Office of the Attorney General - State of Texas
May 23, 2001
Dear Mr. Taylor:
Your predecessor, Mr. Thomas M. Goff, asked this office whether service as a legal officer in the United States Air Force Reserve constitutes the "private practice of law" for purposes of the Professional Prosecutors Act (the "Act"), chapter 46 of the Government Code, which prohibits certain prosecutors from engaging in the "private practice of law."(1) See Tex. Gov't Code Ann. §§ 46.002(1), .005(a) (Vernon Supp. 2001). He also asked about the appropriate remedy, should we conclude that service as a legal officer in the reserves violates the Act. See Request Letter, note 1, at 2. Based on the fundamental differences between military and civilian attorneys and strong state policy encouraging reserve membership in the armed forces, we do not believe that service as a reserve military legal officer constitutes the private practice of law in the context of the Professional Prosecutors Act.
This inquiry concerns the District Attorney serving Tom Green County, who is also a legal officer in the United States Air Force Reserve. See Request Letter, note 1, at 1. The District Attorney of Tom Green County is subject to the Professional Prosecutors Act, chapter 46 of the Government Code. See Tex. Gov't Code Ann. § 46.002(1) (Vernon Supp. 2001).
The Professional Prosecutors Act prohibits district attorneys who are subject to the Act from engaging in the private practice of law. See id. § 46.005(a); see also Tex. Att'y Gen. Op. No. JC-0034 (1999) at 4 (noting that prosecutor subject to Act may not enter contract with a municipality). The primary objective of the prohibition on the private practice of law is to prevent prosecutors from spending their time "attending to the business of private clients rather than public business." Tex. Att'y Gen. Op. No. JC-0034 (1999) at 3. In the furtherance of this objective, the Act regulates the compensation of state prosecutors. See Tex. Gov't Code Ann. § 46.003 (Vernon Supp. 2001). District attorneys subject to the Act receive compensation equal to that provided to a district judge. See id. § 46.003 (providing compensation to state prosecutors equal to that of a district judge under the General Appropriations Act).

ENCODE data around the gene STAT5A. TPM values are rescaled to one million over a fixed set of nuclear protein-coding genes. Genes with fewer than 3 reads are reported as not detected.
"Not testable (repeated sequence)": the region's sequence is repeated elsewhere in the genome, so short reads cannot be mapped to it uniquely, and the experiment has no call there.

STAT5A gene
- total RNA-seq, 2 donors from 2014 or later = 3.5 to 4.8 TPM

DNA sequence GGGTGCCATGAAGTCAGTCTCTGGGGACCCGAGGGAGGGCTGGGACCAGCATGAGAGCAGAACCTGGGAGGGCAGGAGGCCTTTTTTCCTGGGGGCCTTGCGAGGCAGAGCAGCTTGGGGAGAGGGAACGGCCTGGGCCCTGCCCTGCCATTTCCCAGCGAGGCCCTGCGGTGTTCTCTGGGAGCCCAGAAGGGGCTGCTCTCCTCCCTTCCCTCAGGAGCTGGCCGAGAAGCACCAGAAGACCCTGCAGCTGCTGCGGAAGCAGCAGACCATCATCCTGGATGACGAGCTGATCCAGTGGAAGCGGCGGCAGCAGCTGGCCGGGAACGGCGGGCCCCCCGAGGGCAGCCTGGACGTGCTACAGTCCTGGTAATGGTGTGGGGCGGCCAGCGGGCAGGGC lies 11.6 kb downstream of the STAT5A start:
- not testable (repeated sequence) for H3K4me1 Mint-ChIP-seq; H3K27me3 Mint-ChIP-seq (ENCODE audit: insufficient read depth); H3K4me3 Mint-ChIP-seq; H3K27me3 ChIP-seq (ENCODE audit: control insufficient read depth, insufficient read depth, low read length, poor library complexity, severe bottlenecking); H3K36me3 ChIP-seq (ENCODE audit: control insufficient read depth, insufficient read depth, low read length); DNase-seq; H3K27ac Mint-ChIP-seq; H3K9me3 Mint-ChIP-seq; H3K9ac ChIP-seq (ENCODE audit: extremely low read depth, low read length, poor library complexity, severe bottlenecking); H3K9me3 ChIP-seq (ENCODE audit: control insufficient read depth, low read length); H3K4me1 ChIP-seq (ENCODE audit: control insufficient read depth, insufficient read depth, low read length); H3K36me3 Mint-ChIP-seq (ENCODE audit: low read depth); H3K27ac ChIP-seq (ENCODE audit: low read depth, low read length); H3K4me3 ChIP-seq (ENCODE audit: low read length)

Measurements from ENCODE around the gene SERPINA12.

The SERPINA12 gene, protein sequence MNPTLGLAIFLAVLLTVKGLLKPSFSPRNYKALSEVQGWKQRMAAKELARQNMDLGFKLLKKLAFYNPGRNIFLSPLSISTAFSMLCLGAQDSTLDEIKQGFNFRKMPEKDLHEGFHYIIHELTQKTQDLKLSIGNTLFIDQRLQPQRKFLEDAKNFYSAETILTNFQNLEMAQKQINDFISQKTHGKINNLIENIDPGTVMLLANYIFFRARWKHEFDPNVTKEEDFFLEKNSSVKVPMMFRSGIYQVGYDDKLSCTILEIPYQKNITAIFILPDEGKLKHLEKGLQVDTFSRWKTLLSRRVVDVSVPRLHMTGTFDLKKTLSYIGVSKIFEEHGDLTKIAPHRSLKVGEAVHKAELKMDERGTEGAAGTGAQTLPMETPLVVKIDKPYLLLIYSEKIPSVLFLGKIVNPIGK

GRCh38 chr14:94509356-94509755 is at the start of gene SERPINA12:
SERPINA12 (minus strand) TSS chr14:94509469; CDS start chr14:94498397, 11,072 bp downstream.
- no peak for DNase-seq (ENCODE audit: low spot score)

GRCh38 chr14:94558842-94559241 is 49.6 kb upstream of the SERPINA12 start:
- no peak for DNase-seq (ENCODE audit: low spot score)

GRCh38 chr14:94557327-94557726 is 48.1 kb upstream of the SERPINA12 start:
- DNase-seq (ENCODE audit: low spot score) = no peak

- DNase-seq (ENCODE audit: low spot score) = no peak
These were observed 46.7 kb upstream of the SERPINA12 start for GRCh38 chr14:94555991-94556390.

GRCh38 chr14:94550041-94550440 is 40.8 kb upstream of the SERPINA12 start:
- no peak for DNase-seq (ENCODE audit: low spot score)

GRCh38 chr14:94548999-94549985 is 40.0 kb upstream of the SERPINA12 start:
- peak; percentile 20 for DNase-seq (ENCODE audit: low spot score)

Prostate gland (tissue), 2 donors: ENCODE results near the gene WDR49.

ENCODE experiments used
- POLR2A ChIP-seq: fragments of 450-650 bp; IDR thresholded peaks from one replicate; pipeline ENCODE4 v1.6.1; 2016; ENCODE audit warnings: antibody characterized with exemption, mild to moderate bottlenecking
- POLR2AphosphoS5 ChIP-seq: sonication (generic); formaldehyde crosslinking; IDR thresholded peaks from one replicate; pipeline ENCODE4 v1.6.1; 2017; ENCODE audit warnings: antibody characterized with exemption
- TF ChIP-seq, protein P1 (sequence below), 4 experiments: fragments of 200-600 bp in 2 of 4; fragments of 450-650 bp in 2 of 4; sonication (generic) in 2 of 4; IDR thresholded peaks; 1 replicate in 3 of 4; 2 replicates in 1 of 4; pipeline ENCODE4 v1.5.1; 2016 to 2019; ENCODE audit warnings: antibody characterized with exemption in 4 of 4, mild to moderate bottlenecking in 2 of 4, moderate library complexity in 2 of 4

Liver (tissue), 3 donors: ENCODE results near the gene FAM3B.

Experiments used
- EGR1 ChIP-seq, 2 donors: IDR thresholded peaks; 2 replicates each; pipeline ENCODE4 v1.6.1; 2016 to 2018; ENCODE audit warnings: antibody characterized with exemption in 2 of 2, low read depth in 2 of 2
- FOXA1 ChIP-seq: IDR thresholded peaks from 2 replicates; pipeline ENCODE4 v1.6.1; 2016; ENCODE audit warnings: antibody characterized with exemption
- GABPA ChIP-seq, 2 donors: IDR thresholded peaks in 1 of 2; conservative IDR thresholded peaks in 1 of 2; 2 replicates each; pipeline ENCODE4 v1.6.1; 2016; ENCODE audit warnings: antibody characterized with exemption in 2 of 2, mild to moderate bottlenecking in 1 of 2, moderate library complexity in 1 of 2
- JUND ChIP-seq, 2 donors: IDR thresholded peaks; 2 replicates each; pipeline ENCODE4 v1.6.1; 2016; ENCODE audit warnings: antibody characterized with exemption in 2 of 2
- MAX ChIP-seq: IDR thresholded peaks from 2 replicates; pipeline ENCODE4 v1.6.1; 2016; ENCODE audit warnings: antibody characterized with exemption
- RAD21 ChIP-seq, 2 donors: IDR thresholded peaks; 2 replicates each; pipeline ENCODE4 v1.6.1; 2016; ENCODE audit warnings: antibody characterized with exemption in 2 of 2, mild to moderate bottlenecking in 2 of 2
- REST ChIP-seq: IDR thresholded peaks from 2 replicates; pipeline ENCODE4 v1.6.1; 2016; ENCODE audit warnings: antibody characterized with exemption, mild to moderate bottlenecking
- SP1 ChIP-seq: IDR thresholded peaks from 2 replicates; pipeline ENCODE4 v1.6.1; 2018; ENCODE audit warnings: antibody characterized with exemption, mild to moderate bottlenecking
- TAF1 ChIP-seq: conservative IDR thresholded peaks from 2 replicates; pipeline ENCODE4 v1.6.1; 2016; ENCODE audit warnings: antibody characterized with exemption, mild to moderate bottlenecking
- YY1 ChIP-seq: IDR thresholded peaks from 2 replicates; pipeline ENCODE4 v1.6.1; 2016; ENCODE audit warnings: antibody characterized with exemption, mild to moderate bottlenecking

The Act fails to define the "private practice of law." Texas case law does not address whether service as a military legal officer constitutes the private practice of law. In our opinion, a person who is a reservist in the armed forces and who serves as a legal officer thereof, does not thereby engage in the private practice of law. Rather, he is an officer of the armed forces "designated to perform legal duties for a command." 10 U.S.C. § 801(8), (12) (1994).
Texas has a strong state policy to accommodate its state employees who serve in the reserves of the armed forces. For example, a state employee or officer who serves as a reserve member of the armed forces is entitled to take a leave of absence to perform his or her duties. See Tex. Gov't Code Ann. § 431.005(a) (Vernon 1998); id. § 658.008 (Vernon Supp. 2001). In fact, employees who leave public employment to perform reserve duty are entitled to re-employment with the state. See id. § 613.002(a) (Vernon 1994); id. § 853.501(a)(1).
Reserve service as a legal officer in the armed forces does not constitute the "private" practice of law. Moreover, it does not constitute the practice of law. In In re Babcock, 387 P.2d 694 (Alaska 1963), the Alaska Supreme Court held that service as a military legal officer does not constitute the practice of law. See Babcock, 387 P.2d at 698. Comparing the clientele of civilian and military attorneys, the court reasoned that unlike a civilian attorney, a military attorney is assigned legal work by the Judge Advocate General and does not possess the freedom to select clients or to represent a client in a matter between citizens. See id. at 697. The court noted that various definitions of the "practice of law" reference a business or profession and while a military attorney is assigned work that is legal in nature, the attorney's "business or profession while in the Armed Forces . . . is that of being [a] soldier . . . in the service of his country." Id. at 697-98. Accordingly, we think that a Texas court, in light of the purposes of the Professional Prosecutors Act, and state policy encouraging reserve service, would follow the rationale in Babcock and hold that a military legal officer is not engaged in the private practice of law. Because we do not believe that a military legal officer is engaged in the private practice of law, we do not address your remaining questions, which assume that service as a legal officer in the United States Air Force Reserve violates the Professional Prosecutors Act.
Service as a legal officer in the United States Air Force Reserve does not violate the Professional Prosecutors Act because it is not the private practice of law.
SUSAN D. GUSKY
Polly McCann Pruneda
1. See Letter from Honorable Thomas M. Goff, Tom Green County Attorney, to Honorable John Cornyn, Texas Attorney General, at 2 (Dec. 8, 2000) (on file with Opinion Committee) [hereinafter Request Letter].
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